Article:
I saw the film 20th Century Women last week. It felt like it did when I use to go see bands from the east coast or from overseas. Anticipation filled me.
My two sons came with me. We went to the Arclight Theater near Sunset in Hollywood. The films first day of its release in California.
I talked to a few ladies as they left the theater after seeing the film. They had happy looks on their faces. Profound words filled my ears as I listened to the closing credits buzzing the Buzzcocks lyrics in my ears.
I was not sure if my two sons, who are 16 and 25 would like the film. After seeing it we had a great talk while driving back to the San Fernando Valley. Oldest son reflected on how the film’s director and writer, Mike Mills, answered some questions for him about a few things. About women in general.
This film takes us to a merging of generations. Mike Mills takes this film to a higher place than the usual action films my son goes to see. He compared his film to the film Whiplash. He says both films have quality.
They may not be big media monsters, yet they have something real to say about life that has value. It speaks about real life at a different level.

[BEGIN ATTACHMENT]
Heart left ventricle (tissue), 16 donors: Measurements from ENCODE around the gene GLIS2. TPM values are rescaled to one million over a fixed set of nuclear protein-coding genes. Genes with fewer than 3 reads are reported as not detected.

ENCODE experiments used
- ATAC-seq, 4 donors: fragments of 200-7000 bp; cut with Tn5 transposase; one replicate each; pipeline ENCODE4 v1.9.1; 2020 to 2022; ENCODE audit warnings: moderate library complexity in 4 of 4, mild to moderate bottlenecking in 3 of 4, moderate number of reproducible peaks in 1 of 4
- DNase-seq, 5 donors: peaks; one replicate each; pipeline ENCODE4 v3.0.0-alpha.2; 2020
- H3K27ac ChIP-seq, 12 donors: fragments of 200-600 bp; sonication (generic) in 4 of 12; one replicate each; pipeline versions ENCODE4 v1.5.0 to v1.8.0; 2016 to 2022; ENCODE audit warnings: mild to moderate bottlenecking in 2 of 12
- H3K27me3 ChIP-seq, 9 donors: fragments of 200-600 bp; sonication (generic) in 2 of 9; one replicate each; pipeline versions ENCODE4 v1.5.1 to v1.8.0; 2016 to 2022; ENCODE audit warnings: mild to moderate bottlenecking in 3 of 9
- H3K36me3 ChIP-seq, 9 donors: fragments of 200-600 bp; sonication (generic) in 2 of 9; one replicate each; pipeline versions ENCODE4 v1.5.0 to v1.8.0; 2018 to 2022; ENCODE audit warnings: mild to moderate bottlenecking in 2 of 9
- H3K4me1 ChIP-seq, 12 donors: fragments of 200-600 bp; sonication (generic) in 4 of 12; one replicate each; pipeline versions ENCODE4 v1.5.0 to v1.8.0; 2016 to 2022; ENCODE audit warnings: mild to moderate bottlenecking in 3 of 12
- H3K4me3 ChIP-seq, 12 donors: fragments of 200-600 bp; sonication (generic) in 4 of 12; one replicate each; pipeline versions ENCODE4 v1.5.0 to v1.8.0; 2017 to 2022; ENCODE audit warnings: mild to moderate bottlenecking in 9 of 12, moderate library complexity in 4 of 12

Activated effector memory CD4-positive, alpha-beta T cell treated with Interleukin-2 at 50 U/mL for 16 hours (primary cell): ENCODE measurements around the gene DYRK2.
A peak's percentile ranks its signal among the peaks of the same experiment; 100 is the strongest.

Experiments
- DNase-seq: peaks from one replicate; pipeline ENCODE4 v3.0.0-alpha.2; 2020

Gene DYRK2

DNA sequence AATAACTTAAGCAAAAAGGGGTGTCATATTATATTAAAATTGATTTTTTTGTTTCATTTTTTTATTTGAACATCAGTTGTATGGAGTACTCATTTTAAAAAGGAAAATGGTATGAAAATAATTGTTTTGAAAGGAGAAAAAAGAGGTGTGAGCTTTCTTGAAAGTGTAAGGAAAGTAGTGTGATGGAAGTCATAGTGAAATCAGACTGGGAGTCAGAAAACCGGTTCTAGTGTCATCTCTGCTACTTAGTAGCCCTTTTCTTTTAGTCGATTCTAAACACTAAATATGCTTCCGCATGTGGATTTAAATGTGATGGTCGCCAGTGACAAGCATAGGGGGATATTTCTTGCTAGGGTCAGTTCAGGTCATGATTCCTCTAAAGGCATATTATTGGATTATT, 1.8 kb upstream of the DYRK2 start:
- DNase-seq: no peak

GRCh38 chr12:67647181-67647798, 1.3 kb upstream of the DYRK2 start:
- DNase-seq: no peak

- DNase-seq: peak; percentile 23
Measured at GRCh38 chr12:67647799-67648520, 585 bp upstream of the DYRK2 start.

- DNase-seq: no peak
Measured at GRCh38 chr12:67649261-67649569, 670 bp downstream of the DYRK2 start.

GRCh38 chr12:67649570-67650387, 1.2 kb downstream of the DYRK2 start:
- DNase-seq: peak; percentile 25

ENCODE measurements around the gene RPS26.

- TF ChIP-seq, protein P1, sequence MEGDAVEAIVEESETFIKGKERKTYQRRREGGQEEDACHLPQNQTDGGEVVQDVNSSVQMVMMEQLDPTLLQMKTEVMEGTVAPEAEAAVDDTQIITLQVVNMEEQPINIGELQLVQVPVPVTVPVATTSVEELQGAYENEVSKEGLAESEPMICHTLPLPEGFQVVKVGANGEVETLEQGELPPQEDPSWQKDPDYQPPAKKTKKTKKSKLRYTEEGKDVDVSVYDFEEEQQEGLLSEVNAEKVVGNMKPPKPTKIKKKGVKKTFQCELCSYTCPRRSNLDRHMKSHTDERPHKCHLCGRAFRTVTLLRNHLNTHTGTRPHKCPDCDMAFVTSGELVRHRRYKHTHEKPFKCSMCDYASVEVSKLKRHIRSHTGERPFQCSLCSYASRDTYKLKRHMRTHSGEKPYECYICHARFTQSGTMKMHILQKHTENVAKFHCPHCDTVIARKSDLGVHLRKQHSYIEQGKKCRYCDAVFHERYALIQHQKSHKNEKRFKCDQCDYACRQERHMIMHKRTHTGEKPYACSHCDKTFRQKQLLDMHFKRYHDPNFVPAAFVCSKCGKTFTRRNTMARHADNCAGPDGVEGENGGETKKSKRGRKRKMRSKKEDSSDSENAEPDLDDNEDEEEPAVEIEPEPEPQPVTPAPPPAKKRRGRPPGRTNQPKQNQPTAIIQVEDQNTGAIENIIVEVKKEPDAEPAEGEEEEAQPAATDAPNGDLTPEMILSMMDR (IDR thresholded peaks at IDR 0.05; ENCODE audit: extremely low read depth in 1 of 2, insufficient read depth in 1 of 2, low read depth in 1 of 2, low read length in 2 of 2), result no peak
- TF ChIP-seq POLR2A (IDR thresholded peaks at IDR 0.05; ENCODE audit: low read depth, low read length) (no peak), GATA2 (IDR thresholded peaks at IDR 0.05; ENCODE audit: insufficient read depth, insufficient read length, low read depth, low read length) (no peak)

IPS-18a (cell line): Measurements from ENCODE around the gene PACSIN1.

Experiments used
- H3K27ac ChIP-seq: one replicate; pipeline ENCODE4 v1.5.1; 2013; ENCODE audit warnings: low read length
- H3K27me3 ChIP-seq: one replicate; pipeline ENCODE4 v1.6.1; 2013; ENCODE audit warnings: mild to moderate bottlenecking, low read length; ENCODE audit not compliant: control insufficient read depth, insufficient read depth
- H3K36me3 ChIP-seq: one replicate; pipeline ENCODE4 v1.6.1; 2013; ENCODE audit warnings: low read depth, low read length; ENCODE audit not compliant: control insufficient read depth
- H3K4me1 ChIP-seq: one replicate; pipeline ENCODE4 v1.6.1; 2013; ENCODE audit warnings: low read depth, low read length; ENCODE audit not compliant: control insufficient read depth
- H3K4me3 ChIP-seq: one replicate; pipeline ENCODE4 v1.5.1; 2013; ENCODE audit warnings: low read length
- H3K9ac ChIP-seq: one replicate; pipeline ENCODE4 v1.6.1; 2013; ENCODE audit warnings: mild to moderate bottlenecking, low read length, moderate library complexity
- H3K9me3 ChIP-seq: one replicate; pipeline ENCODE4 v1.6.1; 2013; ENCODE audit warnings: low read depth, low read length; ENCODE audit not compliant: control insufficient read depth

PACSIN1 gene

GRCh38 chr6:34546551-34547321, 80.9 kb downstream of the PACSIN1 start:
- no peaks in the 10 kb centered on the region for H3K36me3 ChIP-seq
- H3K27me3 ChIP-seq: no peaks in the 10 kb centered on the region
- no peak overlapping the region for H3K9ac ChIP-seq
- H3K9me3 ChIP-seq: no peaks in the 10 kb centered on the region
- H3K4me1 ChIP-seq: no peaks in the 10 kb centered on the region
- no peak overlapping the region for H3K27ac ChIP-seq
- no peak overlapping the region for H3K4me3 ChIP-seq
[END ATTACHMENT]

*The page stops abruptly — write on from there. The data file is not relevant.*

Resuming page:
The archetype that came forth for me in 20th Century Women is the Baubo myth. Currently in our wondrous American culture, I feel that women have been assaulted consciously and unconsciously. Current politics in this country are trying to take a woman’s voice away from the table.
They are talking that taboo talk too. That Demeter, Persephone and Baubo talk from those ancient Eleusinian mysteries. Is it feminism or something more? It is defiantly an ancient archetype where women are sitting at the table.
The women in this film are finding their power in the world. As if a giant ancient powerful beautiful flower opens to us who are watching this film. Baubo is not ashamed to show her private parts.
This film is about so much more too. It is about a mother and her son, friendship and growing up. It also reflects on how men and women can be friends and share in that ideal called equality. They can learn from each other! Hopefully finding this needed equality.
There are images of Maxfield Parrish Paintings, and Jean Nate Bottles in this film that are delightful to catch. Mike Mills is taking it to the next level. I hope we are all listening too. I know that the simple things in life can hold the profoundest mysteries. Yet, this is not a simple film. Either is the experience we call life. Life is a tragedy, drama, and comedy all at the same time, with punk rock as a side kick.